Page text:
A recent study investigated how children functioned and how their quality of life was affected if they had both ADHD and anxiety.
The results showed that children with ADHD and two or more anxiety disorders had a poorer quality of life, poorer functioning and more peer problems than those with one or no anxiety disorders.
"Discuss your child's anxiety with a psychologist or psychiatrist."
The study, led by Emma Sciberras, DPsych, of the Murdoch Children's Research Institute in Parkville, Australia, looked at the impact of anxiety disorders on children with ADHD.
The authors wrote than an estimated half of all children with ADHD suffered from anxiety. However, Glen Elliott, MD, PhD, a clinical professor at the Stanford University Department of Psychiatry and Behavioral Sciences, said that most estimates for anxiety disorders are closer to one third of all children with ADHD.
The researchers studied 392 Australian children, aged 5 to 13, who had ADHD and were assessed for anxiety disorders.
The children were also assessed for their quality of life, their behavior, their daily functioning, their school attendance and problems they might have with their peers.
The information was collected from surveys with the children's parents and teachers.
Then the researchers compared the findings for children who had no anxiety disorders, one anxiety disorder or at least two anxiety disorders.
The results were adjusted to account for possible differences due to the severity of the child's ADHD, their medication use, other medical or health problems they might have and their age, sex and race/ethnicity.
Just over a third of the children (39 percent) had at least two anxiety disorders in addition to ADHD, and just over another third (36 percent) had no anxiety disorders.
Those with at least two anxiety disorders had a poorer quality of life and more problems with behavior and daily functioning than the children with no anxiety.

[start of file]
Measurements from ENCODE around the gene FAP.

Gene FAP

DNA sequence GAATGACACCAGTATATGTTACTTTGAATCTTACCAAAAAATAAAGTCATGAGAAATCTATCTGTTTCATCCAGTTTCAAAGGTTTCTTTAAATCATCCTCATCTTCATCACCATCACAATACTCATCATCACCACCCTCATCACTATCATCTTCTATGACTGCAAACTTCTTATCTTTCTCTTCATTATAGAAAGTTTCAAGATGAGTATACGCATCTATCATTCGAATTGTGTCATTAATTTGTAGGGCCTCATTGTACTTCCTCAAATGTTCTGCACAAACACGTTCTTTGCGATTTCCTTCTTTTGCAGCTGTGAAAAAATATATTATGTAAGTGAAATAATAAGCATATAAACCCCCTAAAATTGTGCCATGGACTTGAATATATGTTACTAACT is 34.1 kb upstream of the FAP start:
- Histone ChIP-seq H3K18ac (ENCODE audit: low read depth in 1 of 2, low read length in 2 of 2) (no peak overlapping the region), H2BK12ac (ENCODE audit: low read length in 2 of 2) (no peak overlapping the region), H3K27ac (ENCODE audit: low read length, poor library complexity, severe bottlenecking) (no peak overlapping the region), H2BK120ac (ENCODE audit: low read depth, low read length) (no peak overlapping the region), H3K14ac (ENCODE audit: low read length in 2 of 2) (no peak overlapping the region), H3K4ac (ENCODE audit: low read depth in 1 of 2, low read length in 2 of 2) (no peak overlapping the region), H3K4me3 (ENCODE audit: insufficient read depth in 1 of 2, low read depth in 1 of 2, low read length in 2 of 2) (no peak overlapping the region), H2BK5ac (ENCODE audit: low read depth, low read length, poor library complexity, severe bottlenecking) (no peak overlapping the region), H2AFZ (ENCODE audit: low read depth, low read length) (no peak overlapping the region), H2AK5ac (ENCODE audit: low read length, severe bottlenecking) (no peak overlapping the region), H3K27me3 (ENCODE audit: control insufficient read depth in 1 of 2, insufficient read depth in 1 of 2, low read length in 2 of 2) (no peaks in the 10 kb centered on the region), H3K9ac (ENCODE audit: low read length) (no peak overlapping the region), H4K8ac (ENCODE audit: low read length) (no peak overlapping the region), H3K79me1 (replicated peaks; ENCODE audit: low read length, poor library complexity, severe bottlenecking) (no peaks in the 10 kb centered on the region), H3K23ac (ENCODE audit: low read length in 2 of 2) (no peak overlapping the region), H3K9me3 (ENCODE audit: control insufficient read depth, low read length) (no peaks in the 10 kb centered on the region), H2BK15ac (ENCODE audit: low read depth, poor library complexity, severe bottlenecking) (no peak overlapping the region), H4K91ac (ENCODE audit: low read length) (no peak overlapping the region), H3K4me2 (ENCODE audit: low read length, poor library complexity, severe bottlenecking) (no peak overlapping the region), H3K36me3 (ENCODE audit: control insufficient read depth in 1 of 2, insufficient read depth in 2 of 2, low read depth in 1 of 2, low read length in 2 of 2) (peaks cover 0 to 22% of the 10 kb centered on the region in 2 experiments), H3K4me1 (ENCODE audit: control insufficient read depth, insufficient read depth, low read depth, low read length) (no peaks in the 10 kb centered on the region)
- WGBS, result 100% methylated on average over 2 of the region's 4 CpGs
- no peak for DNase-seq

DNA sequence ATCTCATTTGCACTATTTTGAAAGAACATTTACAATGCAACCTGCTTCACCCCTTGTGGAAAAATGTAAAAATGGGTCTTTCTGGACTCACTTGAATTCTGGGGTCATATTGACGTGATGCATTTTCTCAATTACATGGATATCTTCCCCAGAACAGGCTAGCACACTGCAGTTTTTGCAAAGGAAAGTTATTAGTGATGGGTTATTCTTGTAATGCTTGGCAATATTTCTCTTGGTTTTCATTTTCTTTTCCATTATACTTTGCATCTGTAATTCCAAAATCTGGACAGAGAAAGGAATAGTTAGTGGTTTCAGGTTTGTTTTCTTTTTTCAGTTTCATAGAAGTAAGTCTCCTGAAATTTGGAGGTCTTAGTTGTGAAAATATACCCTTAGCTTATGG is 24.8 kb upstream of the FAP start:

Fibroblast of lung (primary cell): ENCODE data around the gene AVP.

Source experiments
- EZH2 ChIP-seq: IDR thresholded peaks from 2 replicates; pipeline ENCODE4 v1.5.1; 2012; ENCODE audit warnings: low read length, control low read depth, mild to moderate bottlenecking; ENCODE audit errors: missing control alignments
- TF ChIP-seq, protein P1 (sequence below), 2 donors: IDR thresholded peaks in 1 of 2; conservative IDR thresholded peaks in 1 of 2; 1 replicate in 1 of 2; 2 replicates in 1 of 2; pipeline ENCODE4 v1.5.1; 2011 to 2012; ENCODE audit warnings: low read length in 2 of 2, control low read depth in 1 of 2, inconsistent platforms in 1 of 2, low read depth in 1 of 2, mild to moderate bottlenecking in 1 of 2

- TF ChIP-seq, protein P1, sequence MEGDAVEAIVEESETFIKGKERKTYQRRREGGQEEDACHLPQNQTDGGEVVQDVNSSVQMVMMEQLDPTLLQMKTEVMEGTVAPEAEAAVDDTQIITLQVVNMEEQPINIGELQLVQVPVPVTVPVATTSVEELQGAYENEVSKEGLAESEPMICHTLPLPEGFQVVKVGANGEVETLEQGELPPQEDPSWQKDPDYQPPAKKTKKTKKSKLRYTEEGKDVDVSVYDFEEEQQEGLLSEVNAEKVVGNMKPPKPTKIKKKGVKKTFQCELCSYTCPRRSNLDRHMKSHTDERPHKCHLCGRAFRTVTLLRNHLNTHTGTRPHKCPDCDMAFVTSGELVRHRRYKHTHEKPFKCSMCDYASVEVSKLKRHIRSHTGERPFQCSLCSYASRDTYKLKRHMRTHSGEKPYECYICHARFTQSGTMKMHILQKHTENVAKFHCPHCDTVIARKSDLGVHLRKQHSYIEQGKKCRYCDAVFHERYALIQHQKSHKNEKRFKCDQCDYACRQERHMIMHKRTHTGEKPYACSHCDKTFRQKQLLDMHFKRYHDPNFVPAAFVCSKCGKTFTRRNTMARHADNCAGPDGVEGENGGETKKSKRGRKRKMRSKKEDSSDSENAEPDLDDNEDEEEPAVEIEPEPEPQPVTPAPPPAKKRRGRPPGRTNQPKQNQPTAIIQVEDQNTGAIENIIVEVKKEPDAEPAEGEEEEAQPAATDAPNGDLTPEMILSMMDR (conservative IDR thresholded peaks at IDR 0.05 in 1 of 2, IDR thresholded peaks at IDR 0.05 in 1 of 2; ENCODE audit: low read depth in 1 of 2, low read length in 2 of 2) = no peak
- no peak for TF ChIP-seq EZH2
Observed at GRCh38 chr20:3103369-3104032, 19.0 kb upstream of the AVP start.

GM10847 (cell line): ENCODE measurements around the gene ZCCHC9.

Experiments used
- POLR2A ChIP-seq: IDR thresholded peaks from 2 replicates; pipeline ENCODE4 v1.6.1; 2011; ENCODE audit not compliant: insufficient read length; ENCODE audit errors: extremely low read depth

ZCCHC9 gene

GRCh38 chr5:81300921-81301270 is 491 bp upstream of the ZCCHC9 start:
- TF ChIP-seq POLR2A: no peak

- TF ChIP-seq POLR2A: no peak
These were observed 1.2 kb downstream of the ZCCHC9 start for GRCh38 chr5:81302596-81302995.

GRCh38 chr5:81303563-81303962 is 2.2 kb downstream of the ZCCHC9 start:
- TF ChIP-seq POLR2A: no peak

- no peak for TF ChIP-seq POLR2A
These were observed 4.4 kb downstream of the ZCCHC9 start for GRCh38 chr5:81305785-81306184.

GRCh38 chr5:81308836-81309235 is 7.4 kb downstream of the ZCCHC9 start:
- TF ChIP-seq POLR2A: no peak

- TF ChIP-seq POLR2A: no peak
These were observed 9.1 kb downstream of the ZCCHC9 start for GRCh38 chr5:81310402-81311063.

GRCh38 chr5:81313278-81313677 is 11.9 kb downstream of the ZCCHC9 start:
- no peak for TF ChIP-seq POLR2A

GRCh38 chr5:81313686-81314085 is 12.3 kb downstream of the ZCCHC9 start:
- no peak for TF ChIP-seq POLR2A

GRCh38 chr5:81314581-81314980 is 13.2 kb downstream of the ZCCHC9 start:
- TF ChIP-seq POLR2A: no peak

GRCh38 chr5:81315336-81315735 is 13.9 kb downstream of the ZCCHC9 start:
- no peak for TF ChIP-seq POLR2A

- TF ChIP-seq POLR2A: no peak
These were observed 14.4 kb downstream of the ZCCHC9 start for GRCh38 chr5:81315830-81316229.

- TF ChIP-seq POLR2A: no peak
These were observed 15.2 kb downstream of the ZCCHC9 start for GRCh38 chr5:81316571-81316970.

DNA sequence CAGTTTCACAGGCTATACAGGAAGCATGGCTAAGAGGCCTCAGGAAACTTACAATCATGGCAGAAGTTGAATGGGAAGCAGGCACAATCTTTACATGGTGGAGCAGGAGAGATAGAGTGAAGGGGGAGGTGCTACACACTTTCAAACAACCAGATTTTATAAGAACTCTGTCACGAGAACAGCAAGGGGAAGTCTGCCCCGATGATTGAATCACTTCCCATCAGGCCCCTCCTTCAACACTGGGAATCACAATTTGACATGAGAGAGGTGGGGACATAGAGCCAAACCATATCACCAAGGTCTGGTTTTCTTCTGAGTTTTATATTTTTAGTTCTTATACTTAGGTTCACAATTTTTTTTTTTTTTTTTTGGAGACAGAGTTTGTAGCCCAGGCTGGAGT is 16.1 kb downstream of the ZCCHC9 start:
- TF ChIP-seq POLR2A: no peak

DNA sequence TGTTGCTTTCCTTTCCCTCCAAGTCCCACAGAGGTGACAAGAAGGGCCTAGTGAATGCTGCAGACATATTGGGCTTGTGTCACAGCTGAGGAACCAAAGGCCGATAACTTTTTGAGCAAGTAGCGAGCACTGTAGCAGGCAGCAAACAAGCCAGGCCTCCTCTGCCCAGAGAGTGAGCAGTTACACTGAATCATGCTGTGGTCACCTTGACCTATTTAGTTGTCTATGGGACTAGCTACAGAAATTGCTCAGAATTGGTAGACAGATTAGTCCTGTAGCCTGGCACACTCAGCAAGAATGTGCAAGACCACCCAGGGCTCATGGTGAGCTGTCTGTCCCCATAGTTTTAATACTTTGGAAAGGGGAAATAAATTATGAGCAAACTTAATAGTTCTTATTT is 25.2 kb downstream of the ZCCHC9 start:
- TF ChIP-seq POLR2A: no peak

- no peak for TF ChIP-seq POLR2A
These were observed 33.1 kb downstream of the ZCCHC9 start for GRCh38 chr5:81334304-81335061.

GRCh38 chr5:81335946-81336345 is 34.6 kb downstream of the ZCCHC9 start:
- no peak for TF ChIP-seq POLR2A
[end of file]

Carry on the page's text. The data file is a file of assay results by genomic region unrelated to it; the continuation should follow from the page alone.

Among the 26 percent of children who had one anxiety disorder, there was no difference in functioning compared to those with no anxiety.
The researchers therefore concluded that it was only children with ADHD and at least two anxiety disorders who fared more poorly than those with only ADHD and one or no anxiety disorders.
"These authors have once again demonstrated that children with ADHD all too often have additional diagnoses that can complicate their progress and best treatment," Dr. Elliott said. "Anxiety is certainly one such common condition, especially in children with the mainly inattentive subtype of ADHD."
Although the authors in this study suggested that anxiety is not studied enough in children with ADHD, Dr. Elliott noted that quite a bit of research has been done in this area.
"When multiple diagnoses are present or even suspected, parents should look for assistance with professionals who specialize in complicated ADHD, because treatments are apt to be more complex and require several different strategies for optimal results," Dr. Elliott said.
The study was published April 21 in the journal Pediatrics. The authors reported no potential conflicts of interest.
The research was funded by the Australian National Health and Medical Research Council, the Centre for Community Child Health at the Royal Children’s Hospital and the Murdoch Children's Research Institute.